CBI lays out apprenticeship levy proposals in letter to BIS

Posted on 13 Jan 2016 by Jonny Williamson

Director general of the CBI, Carlyon Fairbairn has set out the four principles that business would like to see embedded within the new apprenticeship levy.

In her letter to the Secretary of State for Business, Innovation and Skills (BIS), Sajid Javid, Fairbairn states that government and business must work together in order to find the answers necessary to fuel opportunity and growth.

Crop - Carolyn Fairbairn, Director General, CBI
Carolyn Fairbairn, director general, CBI.

Given the fundamental shift that a levy signifies, the director general makes it clear that the opportunity exists to create a truly stable, business-led apprenticeship system that offers growth for companies, bridges the skills gap and improves social mobility – but only if the Government gets the detail right.

She writes: “There is a risk that a levy increases business cost without increasing the stock of training overall. Proposed timescales are tight, but the importance of taking time to do this well outweighs any political imperative.”

The levy must ensure training is relevant and valuable for businesses, and that it helps people to build successful careers.

According to Fairbairn, implementing the key principles would create a system with the greatest chance of long-term success.

The system must be driven by economic and business need:

A new system must represent a transition from a government-led system to a truly business-led one to help meet the needs of firms on the ground – especially as businesses are now paying the bill.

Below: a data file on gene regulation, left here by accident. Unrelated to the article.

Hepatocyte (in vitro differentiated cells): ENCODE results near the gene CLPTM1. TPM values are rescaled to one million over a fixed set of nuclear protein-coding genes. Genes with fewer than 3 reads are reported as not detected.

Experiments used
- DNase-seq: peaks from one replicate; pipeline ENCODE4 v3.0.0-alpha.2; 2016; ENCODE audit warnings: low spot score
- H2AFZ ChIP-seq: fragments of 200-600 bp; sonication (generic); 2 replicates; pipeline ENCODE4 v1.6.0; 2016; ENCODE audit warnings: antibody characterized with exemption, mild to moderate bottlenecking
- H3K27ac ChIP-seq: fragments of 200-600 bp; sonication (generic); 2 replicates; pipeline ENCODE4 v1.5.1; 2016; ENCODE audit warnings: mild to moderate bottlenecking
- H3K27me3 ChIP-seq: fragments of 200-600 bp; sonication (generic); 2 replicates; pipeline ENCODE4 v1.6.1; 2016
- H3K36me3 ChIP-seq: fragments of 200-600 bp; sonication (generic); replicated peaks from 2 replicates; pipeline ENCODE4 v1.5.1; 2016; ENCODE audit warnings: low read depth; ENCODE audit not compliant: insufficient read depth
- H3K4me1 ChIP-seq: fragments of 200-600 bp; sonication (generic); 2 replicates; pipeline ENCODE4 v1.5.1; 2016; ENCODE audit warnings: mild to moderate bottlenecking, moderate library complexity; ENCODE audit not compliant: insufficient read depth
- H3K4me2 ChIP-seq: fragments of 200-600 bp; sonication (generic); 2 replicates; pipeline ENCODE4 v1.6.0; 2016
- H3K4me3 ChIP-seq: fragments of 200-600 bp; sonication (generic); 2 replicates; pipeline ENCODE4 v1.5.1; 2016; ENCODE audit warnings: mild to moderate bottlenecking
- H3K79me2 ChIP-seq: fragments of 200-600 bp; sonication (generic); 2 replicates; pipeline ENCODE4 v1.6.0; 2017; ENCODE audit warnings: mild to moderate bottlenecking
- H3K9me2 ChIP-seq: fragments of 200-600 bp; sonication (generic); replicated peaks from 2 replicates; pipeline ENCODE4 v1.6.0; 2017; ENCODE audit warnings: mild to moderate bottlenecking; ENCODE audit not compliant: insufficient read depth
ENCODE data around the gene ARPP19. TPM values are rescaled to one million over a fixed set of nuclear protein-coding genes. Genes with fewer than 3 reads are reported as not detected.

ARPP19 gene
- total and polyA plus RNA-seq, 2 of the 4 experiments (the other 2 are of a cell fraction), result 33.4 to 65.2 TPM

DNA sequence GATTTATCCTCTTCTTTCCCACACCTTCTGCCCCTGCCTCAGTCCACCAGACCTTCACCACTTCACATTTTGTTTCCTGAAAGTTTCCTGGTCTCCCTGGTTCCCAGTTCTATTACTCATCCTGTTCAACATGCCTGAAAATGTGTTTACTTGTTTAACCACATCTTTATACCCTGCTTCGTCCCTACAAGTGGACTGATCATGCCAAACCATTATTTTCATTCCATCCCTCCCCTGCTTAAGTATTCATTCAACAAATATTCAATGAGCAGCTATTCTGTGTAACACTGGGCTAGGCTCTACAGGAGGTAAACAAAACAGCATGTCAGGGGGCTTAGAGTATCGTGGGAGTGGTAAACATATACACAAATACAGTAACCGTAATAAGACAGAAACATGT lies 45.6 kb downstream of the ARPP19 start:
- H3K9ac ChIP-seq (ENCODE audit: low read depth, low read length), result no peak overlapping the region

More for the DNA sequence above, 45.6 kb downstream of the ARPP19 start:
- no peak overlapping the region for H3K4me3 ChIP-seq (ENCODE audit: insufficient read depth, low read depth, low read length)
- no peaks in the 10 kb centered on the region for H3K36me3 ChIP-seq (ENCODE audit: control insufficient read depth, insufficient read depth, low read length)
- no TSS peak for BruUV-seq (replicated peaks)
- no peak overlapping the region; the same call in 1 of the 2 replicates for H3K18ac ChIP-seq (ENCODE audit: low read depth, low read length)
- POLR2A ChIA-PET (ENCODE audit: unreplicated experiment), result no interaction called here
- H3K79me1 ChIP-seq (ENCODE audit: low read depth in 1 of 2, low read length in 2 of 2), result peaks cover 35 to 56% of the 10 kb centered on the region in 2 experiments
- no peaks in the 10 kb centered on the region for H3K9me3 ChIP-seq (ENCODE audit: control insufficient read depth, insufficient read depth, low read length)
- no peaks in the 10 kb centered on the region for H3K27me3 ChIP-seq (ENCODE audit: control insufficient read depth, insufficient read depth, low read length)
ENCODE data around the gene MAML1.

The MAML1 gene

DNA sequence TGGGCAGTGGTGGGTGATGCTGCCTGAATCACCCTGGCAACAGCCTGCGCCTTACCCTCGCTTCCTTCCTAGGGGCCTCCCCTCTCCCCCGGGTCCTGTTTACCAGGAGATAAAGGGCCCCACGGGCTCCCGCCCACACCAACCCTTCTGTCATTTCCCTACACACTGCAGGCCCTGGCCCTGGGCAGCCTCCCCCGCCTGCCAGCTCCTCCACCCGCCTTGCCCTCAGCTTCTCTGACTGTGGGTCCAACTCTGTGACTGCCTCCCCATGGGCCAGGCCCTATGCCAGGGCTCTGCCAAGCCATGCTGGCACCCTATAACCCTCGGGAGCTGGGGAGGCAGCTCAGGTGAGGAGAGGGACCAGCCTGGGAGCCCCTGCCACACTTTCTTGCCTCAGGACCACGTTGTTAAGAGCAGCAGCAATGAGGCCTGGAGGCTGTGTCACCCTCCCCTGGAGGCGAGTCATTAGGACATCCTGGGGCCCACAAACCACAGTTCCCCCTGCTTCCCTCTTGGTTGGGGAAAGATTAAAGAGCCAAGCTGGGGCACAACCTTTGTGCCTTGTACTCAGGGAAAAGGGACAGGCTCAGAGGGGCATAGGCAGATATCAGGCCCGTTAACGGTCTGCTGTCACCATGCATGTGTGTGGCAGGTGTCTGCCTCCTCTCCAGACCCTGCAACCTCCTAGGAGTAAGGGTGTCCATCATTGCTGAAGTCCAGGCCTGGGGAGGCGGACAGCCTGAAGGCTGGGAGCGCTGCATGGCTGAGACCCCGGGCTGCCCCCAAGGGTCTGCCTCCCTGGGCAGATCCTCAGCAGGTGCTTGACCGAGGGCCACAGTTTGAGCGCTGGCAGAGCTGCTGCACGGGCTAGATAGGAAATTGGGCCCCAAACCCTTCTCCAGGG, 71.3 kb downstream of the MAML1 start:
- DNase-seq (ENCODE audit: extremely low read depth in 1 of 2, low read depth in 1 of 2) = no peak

The introduction of a new Institute of Apprenticeships is welcome, but it must now establish its credibility and longevity.

For more than a decade, businesses have been promised more influence over the qualifications on offer in the in-work system, but programmes have changed too regularly, and government-inspired red tape has made the system difficult to deal with.

Ensuring the institute has the independence, research capacity and focus to deliver this will help to make it meaningful.

In time, it should have full control over the levy, which must remain solely for funding apprenticeships.

Flexibility in the apprenticeship system by sector and size of firm is essential

The new institute should be empowered to offer flexibility in design of the system to give freedom to different sectors in pursuing the approach that works best for them, with a special focus on SMEs and smaller levy payers.

As far as possible, this should allow for sensible collaboration between firms in supply chains and local clusters.

The Trailblazer programme has begun to develop a similar approach, but progress has been slow and the accreditation system chaotic and overly government-dominated.

The levy should fund quality and reward commitment in the apprenticeship system

The levy system must help drive growth in technician-level skills (levels 3 and 4), as well as offering value for money at level 2.

The institute must use its role to reward – not punish – the most committed firms via an ‘allowable expense’ regime to help firms reclaim spend on administering apprenticeships, such as capital investment and staff time.

Such an approach in the UK would be welcome, and forestall any rush among firms to set up their own training firm.

Similarly giving additional freedom to firms with higher training spend or paying higher levy bills over how they spend levy money would be welcome.

Relevant and simple apprenticeship standards across all parts of the UK will remain key

With so much focus on funding we cannot afford to ignore the need to reform apprenticeship standards, so keeping up the pace on moving to a slimmer, business-led set of standards will be essential.

This is not a reform that only affects England – the levy system must prove coherent and effective over the four different skills system in the UK that the levy covers.

Given the timescales, business is looking for swift progress and clear communication. In particular, reducing unnecessary costs in the standards and addressing operations across the UK nations are essential.